I have been teaching Visual Arts, Media, Photography and Design across years 3-12 since 2014 in a number of schools. Below are a range of artefacts demonstrating an assortment of student responses to assignments and projects over the last few years. As an Art teacher, my focus is always to celebrate diversity and encourage students to build confidence in using a range of tools and strategies to solve problems and build a language to communicate personal meaning. Art is a wonderful way for students to experience risk taking in a safe environment and explore play, right up into the senior school years.
Mount Barker Waldorf School Visual Art Years 8-12
Mount Barker Waldorf School Photography 2020
Mount Barker Waldorf School 11/12 Media – Silent Film Festival project
Contour Line – How to Open a World of ‘Anything is Possible!’
Dada Books by Year 4s and 5s
Students absolutely loved publishing their own books about Dada.
Each student made a page using techniques learnt from viewing and researching
Dada art and artists.
Examples of Students’ Work from my Classes
Landscape Painting –
Landscapes are Made up of Lots of Colours
As an introduction, students in years 4-7 were asked to create a landscape with acrylic paint. They were asked to first decide on a simple landscape from memory with a horizon line. Students then explored other artists landscape paintings, including Australian Aboriginal works and noticed how they used a range of colours to produce their work. Students were asked to use different colours to make up each colour in their landscape paintings. The results were fantastic! (See above). The purpose for this activity was to encourage freedom and relaxation whilst painting as a number of students expressed nerves about using acrylics but also to explore the use of colour and paint application techniques. The lessons worked really well as an introduction to the rest of the terms work – painting landscapes based on the school surroundings with a focus on connection to place with iPads. Students first photographed their favourite place at school and based their painting on the photograph and how they felt in that place. Students in years 6 and 7 used an iPad app called Photo Editor to manipulate their photos and emphasise the feeling they wanted to portray. Below are examples of adjusted photos.
The images below are examples of the finished works.
Surrealism – Make a Mixed up Animal!
The images above depict the work of a couple of the students I worked with in years 3-5. Students were introduced to the Surrealist Art movement and in particular Salvador Dali and his work. They played a collaborative drawing game that the Surrealists invented which involved the making of a mixed up picture. Group members begin by folding paper in thirds with each of the three group members drawing a piece of the picture in secret. The picture is then opened. The results are hilarious! Students then created their own mixed up animals. They began with a rough copy and then went on to the good copy. Part of the excitement for the students was the naming of the creatures! The students were given an opportunity to invent and innovate. The final stage of the project was to paint the creature, cut it out and present it on a black background. They really enjoyed these lessons and shared their work confidently. Below are examples of some of the finished works from the year 3-5 students.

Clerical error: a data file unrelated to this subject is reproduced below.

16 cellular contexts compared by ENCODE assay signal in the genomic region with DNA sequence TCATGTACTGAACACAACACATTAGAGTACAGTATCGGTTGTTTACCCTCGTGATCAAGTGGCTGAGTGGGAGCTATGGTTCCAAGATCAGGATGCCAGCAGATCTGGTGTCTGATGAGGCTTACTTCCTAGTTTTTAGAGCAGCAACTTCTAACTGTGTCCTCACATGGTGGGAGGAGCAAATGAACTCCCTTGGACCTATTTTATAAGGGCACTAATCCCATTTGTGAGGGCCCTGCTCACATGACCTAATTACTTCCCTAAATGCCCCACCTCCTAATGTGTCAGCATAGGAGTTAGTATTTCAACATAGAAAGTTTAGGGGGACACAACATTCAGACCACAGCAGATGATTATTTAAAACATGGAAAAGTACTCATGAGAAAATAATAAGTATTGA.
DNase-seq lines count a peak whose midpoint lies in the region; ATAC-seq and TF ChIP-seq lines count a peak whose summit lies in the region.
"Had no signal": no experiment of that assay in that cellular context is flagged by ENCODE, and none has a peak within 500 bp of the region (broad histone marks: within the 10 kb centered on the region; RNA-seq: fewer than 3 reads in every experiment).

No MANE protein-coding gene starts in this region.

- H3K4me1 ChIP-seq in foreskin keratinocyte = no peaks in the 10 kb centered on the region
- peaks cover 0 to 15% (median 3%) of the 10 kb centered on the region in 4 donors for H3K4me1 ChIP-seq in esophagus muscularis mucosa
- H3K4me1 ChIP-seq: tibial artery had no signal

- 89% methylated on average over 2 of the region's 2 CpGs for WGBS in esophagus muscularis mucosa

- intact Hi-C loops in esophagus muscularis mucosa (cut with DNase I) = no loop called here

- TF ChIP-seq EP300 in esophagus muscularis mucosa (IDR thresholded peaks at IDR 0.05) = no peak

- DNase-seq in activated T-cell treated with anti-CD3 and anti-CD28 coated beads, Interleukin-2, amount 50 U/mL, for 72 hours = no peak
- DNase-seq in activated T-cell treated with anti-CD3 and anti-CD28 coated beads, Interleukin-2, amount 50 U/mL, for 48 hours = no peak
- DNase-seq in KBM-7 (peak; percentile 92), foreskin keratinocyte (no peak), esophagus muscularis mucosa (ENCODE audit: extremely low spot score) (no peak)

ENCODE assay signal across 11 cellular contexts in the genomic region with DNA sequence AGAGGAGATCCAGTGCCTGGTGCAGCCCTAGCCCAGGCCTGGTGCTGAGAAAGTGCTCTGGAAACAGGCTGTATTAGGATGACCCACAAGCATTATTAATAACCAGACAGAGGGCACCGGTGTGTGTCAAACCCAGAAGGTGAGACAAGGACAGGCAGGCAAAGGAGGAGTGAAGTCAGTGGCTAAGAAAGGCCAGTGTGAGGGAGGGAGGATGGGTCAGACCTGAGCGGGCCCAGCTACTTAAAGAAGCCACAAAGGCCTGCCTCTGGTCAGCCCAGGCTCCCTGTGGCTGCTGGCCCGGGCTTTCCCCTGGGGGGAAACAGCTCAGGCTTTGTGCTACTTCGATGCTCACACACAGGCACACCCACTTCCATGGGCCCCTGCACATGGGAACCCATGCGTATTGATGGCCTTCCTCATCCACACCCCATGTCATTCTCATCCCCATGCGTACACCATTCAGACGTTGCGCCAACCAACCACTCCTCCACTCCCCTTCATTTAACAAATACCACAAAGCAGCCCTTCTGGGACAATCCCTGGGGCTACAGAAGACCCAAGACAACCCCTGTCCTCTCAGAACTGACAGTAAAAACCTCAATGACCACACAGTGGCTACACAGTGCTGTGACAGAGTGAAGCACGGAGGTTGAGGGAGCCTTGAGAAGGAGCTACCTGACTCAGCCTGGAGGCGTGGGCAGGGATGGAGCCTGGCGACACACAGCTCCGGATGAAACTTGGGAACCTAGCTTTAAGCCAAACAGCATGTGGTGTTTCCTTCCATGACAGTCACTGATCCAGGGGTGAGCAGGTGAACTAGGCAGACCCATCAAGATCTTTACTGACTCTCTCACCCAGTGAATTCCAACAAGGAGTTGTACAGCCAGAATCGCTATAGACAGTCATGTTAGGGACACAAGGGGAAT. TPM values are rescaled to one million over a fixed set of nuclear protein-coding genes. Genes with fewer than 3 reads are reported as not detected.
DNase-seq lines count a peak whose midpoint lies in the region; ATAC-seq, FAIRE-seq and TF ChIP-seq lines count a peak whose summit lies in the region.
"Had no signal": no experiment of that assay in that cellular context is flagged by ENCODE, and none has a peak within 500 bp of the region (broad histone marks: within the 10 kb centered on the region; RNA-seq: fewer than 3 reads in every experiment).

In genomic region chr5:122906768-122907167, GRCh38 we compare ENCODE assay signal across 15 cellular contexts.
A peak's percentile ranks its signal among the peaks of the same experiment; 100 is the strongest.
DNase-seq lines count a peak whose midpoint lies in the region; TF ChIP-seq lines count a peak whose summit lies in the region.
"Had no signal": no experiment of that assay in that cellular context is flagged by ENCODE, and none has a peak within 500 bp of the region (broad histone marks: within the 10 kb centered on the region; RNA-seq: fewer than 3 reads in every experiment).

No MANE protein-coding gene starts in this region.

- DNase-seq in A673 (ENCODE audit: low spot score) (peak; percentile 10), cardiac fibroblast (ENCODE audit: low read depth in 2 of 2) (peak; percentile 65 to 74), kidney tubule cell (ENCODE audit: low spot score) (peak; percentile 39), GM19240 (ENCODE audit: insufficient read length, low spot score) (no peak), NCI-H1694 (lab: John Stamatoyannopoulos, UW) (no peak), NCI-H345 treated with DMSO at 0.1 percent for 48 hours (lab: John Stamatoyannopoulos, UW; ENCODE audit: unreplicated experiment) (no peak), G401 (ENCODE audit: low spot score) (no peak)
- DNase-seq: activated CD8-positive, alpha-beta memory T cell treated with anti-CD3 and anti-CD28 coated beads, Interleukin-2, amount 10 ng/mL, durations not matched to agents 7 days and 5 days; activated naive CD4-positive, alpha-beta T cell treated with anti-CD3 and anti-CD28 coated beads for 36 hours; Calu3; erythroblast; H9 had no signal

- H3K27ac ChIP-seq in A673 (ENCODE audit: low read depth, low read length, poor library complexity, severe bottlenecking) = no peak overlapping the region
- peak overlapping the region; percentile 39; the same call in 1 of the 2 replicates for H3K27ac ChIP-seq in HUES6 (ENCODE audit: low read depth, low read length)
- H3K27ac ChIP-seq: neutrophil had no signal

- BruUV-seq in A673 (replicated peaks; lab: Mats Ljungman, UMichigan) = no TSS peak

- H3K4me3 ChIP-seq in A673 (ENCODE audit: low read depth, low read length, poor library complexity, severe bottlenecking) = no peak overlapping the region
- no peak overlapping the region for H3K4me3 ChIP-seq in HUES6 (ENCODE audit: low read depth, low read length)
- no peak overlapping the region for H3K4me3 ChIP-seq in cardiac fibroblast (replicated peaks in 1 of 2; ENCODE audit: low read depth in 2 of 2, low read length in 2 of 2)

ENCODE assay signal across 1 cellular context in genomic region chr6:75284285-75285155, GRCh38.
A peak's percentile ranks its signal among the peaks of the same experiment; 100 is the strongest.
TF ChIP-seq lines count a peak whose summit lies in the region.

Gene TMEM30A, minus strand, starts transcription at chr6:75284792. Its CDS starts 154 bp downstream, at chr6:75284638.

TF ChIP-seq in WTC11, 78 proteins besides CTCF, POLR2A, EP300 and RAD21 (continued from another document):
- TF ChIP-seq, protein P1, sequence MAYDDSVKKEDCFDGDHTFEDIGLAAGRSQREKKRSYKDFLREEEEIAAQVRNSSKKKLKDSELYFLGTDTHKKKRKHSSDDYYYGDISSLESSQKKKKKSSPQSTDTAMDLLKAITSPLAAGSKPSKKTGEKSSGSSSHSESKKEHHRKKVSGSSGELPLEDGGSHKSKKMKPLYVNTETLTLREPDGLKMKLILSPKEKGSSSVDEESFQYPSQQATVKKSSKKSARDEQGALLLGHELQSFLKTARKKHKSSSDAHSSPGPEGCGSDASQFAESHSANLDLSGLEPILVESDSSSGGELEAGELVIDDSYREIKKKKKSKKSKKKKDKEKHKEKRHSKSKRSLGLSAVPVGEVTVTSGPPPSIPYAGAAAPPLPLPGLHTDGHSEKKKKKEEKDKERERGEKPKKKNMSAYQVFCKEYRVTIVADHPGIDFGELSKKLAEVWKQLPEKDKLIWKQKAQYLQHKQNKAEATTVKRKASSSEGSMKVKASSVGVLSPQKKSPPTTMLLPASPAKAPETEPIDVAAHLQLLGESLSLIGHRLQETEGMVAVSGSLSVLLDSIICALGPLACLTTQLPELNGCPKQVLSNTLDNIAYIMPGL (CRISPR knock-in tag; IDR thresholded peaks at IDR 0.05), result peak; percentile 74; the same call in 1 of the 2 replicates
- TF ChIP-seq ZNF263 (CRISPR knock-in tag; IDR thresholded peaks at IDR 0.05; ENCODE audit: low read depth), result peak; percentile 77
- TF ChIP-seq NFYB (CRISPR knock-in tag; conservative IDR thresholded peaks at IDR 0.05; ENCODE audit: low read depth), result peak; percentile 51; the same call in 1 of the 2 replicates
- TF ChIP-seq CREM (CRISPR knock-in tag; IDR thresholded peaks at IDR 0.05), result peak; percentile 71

The images above depict students work from year 3-7. Students were given the task to draw themselves. They were asked to use their reflection in a mirror as a starting point. They were asked to choose a facial expression and/or mood and copy what they saw in the reflection. Once this was complete, students were asked to use colours and materials that emphasised their expression and feeling portrayed in the portrait. Students viewed and responded to a range of Artworks and Artists from Australia (including contemporary Australian Aboriginal Artists) and from around the world, both past and present. Students reflected on their work and process and answered a set of questions relating to the finished product and process of making their work.
Blind Contour Drawing
The image above depicts a year 4 students’ work. Students were asked to draw using the technique of ‘Blind Contour Drawing’. Contour Drawing is essentially outline drawing, and Blind Contour Drawing means drawing the outline of the subject without looking at the paper. The end result doesn’t matter – what is important is carefully observing the subject. Blind Contour Drawing teaches students to take risks, build confidence, have fun and really use their eyes to draw!